Harry Truman and his Flying Toilets
U.S. Vice-President Harry Truman assumed the office of President upon the death of Franklin D. Roosevelt in 1945, and won re-election in 1948, serving as U.S. President from May, 1945 through January, 1953.
A Douglas C-54 Skymaster was the first purpose-built U.S. Presidential aircraft. This four-engined transport was introduced in 1942, derived from the civilian DC-4. In 1944, a C-54A was converted to a Presidential transport version for Roosevelt. It came to be known as the Sacred Cow.
Truman also used the Sacred Cow, signing the National Security Act of 1947 on board it and creating the U.S. Air Force. Soon after that, a new Presidential transport was completed.
Truman's new transport had the military designation of a VC-118, a VIP transport conversion of a C-118, which was the military designation for a Douglas DC-6. That was the most advanced airliner available at the time. The newly created USAF commissioned the aircraft on July 4, 1947.
Douglas Aircraft had begun building the plane for American Airlines. The airline agreed to give it up before the interior was completed. The Presidential unit had a distinctive eagle decorative motif. American Airlines had originally rejected the design, but the U.S. Air Force like the idea of the national bird on the national leader's aircraft.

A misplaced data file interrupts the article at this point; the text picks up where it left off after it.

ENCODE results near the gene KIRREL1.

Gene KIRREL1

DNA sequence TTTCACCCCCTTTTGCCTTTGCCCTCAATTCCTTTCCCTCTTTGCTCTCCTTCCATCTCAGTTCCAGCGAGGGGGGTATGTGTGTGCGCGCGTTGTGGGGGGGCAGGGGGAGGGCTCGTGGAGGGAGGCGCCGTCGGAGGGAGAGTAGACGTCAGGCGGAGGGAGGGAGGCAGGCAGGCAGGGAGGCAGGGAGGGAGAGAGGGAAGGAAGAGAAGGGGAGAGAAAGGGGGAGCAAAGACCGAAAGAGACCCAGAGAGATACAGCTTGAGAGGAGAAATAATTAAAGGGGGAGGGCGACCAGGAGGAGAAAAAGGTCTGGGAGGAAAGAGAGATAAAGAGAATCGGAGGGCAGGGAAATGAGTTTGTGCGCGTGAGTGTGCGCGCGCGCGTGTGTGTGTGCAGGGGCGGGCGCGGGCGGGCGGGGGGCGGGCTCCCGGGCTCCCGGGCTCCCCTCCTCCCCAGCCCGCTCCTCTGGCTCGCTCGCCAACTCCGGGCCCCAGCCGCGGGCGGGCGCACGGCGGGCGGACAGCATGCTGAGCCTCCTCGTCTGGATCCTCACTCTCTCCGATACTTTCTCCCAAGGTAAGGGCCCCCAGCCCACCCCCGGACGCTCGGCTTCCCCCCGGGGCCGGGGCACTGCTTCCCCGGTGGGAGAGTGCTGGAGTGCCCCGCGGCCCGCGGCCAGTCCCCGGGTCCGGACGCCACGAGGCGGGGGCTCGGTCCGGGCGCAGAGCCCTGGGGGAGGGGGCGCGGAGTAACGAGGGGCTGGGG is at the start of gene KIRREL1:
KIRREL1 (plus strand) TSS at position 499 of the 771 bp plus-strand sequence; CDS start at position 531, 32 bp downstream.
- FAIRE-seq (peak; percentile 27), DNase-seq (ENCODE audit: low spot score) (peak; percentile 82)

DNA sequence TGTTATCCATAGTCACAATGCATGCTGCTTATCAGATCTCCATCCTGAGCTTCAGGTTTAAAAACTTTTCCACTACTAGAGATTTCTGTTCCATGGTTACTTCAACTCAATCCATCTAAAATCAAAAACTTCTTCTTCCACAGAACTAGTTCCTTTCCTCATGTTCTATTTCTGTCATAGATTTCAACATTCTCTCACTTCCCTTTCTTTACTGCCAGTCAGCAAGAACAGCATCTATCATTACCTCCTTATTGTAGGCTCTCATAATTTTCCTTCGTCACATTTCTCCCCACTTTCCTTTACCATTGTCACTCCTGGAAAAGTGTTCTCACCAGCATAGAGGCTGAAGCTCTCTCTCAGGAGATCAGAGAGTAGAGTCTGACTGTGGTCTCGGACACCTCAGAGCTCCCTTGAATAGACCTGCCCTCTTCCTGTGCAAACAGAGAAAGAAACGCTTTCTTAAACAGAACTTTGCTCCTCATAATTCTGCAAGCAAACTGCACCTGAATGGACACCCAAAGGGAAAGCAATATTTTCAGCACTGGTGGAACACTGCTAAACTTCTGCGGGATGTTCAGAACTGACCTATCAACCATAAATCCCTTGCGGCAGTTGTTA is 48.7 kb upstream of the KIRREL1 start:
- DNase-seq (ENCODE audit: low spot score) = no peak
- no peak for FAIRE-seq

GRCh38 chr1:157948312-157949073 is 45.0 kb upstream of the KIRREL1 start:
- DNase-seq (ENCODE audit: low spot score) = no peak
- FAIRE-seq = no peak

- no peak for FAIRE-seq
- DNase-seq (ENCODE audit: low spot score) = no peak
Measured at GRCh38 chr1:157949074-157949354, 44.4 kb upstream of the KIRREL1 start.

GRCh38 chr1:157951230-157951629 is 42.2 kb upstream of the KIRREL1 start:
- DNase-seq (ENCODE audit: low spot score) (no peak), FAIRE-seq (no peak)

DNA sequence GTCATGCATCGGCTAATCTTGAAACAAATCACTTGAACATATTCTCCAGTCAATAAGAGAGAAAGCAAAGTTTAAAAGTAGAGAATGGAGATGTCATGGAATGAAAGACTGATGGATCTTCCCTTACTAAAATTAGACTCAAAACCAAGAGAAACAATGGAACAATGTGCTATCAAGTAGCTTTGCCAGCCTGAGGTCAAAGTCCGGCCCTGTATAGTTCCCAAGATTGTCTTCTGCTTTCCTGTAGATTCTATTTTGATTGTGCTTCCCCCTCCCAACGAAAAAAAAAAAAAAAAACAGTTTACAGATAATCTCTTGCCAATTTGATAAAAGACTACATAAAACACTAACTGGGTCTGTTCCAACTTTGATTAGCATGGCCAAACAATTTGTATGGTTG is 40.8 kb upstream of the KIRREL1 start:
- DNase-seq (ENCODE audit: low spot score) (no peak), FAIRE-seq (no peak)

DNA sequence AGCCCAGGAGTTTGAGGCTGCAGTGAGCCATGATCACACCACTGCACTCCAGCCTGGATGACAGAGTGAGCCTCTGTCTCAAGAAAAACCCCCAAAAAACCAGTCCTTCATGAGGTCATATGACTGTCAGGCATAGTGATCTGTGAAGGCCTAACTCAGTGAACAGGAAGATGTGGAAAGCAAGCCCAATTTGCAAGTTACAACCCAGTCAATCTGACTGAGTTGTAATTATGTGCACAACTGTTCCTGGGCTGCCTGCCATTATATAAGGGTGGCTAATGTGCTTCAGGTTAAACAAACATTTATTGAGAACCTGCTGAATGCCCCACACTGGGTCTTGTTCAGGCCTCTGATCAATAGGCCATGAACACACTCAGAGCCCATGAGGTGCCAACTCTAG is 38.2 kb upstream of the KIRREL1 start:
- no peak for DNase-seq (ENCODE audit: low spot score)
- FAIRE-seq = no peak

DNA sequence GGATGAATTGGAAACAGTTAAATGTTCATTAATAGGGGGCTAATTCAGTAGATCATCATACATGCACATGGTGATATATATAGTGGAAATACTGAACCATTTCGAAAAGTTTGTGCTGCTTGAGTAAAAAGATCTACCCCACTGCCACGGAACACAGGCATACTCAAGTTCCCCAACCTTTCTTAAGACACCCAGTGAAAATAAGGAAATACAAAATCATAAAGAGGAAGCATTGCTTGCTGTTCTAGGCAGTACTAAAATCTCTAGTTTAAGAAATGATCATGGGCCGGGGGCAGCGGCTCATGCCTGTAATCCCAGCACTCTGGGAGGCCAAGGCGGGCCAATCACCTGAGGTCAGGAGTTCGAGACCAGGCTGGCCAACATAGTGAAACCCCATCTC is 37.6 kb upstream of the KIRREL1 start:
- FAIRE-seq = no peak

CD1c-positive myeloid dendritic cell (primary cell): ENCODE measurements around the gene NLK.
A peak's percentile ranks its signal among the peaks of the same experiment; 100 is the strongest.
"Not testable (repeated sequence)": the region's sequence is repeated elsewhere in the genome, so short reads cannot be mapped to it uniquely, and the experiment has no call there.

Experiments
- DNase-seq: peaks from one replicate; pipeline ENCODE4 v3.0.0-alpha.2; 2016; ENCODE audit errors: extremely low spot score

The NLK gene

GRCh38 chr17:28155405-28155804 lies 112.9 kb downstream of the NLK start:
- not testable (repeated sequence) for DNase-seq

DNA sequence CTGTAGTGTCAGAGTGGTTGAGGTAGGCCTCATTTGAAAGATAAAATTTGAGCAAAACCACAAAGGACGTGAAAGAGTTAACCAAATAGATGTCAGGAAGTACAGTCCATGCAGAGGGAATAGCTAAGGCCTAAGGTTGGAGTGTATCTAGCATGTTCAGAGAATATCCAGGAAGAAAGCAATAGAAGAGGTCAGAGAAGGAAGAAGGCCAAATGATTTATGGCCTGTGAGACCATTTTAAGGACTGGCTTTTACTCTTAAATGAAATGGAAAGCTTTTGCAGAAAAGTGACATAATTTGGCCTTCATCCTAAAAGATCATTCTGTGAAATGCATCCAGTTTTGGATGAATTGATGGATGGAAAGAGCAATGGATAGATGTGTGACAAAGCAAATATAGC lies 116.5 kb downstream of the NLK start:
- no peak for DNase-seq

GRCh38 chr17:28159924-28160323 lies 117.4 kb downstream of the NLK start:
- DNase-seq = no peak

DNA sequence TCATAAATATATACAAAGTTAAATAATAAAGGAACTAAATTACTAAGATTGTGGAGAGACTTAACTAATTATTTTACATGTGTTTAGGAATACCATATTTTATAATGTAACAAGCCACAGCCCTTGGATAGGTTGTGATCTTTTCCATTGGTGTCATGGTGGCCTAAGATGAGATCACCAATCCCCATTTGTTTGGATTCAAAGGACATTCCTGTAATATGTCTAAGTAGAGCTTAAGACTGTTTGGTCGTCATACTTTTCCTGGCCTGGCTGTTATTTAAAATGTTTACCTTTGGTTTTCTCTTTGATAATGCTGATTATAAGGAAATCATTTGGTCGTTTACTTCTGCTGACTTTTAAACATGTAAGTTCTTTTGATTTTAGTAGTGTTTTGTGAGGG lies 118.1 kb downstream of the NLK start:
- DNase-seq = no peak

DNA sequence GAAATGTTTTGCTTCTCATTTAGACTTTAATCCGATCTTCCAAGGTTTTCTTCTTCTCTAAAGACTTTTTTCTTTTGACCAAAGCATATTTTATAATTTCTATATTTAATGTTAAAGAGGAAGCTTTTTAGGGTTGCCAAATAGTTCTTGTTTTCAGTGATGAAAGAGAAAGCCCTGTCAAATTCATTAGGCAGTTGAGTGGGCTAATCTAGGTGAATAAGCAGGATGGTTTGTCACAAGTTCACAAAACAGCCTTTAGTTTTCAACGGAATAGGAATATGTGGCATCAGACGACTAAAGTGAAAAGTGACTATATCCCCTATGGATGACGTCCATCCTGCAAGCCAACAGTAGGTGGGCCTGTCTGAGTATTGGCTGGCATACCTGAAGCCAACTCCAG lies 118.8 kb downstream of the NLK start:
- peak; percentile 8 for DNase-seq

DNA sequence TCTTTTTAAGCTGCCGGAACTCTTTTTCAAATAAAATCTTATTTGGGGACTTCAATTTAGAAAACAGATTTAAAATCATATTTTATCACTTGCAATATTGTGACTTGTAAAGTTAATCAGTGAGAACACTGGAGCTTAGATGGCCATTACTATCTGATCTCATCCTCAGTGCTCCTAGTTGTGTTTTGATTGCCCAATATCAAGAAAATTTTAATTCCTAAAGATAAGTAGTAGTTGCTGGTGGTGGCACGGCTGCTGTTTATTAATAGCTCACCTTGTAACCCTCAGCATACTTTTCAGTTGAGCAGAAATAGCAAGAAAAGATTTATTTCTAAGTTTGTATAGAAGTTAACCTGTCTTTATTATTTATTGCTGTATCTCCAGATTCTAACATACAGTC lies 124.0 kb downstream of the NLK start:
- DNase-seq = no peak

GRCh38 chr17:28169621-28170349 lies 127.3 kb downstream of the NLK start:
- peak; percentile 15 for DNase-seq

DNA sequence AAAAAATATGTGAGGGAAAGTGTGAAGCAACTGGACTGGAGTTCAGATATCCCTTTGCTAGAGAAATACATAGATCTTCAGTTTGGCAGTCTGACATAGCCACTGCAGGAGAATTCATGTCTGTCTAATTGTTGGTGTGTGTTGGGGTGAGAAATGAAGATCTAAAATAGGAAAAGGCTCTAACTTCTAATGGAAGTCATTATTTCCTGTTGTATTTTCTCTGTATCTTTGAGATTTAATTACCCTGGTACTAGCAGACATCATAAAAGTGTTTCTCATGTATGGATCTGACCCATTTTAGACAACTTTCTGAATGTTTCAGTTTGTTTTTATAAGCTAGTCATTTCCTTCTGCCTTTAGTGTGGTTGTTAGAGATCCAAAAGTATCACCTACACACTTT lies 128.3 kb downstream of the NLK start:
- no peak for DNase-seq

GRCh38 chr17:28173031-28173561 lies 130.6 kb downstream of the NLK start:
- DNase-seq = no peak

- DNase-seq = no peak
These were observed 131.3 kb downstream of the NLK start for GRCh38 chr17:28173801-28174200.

The name Independence was coined by Presidential pilot Lieutenant Colonel Henry Myers, who also flew the Sacred Cow, to reference both patriotism and Truman's hometown in Missouri.
This VC-118 flew in Presidential service for nearly six years, from 1947 through 1953. One of its most notable flights was in October 1950, when it carried President Truman to Wake Island, northwest of Hawaii in the Pacific Ocean. Truman met there with General Douglas MacArthur.
It had four Pratt and Whitney R-2800 engines with 2,400 horsepower each. They provided a maximum speed of 360 mph, a range of 4,400 miles, and a ceiling of 31,200 feet.
After its Presidential service ended in 1953, this aircraft continued as a VIP transport until 1965. It was then retired to the National Museum of the U.S. Air Force at Wright-Patterson Air Force Base outside Dayton, Ohio.
The VIP cabin was at the rear of the fuselage, behind the rear entry door.
The private Presidential lavatory is shown here. It's on the right side of the fuselage.
A washbasin is on the opposite side of the fuselage in the VIP cabin.
The small window is the rearmost one, visible in the above picture of the exterior of the rear of the fuselage.
The forward section of the fuselage contains meeting areas, seats for staff, and even bunks for overnight trips.
It also includes this general use lavatory for his staff and the aircraft crew.